Director: Antoine Fuqua
Genre(s): Action, Adventure, Drama, Western
Runtime: 132 minutes
MPAA Rating: PG-13
The 2016 version of The Magnificent Seven can’t top the 1960 original, but it doesn’t go down without one Hell of a fight. In this action-packed western, seven gunmen are hired to help protect a small mining town from robber-baron Bartholomew Bogue’s (Peter Sarsgaard) private army. What this film lacks in originality, it makes up for with fireworks.
2016’s The Magnificent Seven is set domestically in the United States, so it largely lacks the internationalist, Wilsonian edge of the 1960 flick. Still, the seven gunslingers are a diverse bunch, so one could argue that it’s still about people of different backgrounds coming together to fight tyranny. One of the main characters has an unnecessary motivation for his actions (that I won’t spoil here) that sort of ruins the angle that the heroes are doing this from the purity of their hearts, though.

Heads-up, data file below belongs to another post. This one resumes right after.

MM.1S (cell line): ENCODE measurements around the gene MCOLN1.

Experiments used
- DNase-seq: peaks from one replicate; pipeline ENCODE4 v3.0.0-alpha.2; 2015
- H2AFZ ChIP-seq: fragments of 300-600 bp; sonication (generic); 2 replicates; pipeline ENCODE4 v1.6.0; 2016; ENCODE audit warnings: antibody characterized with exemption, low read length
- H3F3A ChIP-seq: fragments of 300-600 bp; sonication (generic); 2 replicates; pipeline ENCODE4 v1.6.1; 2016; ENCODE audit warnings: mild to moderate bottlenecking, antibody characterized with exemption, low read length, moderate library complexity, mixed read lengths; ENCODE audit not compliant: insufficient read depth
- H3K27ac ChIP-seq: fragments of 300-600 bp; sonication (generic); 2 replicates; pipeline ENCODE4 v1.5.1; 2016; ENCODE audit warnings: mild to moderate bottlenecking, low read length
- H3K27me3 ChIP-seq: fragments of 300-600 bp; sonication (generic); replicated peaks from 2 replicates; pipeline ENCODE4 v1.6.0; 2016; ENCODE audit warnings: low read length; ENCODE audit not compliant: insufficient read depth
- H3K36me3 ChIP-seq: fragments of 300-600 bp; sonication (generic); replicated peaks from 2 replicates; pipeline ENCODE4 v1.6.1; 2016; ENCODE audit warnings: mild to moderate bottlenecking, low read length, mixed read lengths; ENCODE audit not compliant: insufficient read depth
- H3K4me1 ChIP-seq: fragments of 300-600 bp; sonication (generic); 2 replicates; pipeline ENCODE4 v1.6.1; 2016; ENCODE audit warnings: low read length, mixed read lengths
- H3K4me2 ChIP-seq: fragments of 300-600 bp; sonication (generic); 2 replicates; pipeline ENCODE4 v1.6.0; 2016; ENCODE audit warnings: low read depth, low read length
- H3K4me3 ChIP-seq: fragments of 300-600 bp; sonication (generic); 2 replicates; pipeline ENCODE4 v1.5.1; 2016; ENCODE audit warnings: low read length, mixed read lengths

If all you want is Wild West action, this feature delivers that by the wagonload. The final shootout (more of an all-out battle) is a lengthy affair, going through several different stages. This film’s body count is nothing short of ludicrous. In comparison to the 1960 original, there’s a lot more shoot-’em-up, but, in terms of quality, they’re roughly on par with one another.
So, I just prefer The Magnificent Seven (1960), but I can put aside my love of that picture to say that this one is still worth a ride or two (or three). The 1960 film has a more impressive cast and a more riveting musical score by Elmer Bernstein (the 2016 version’s score, by Simon Franglen and James Horner, is downright restrained in comparison). Yeah, it’s hard to beat a classic, but this movie is still worth watching…especially for action-adventure fanatics.
My rating is 8 outta 10.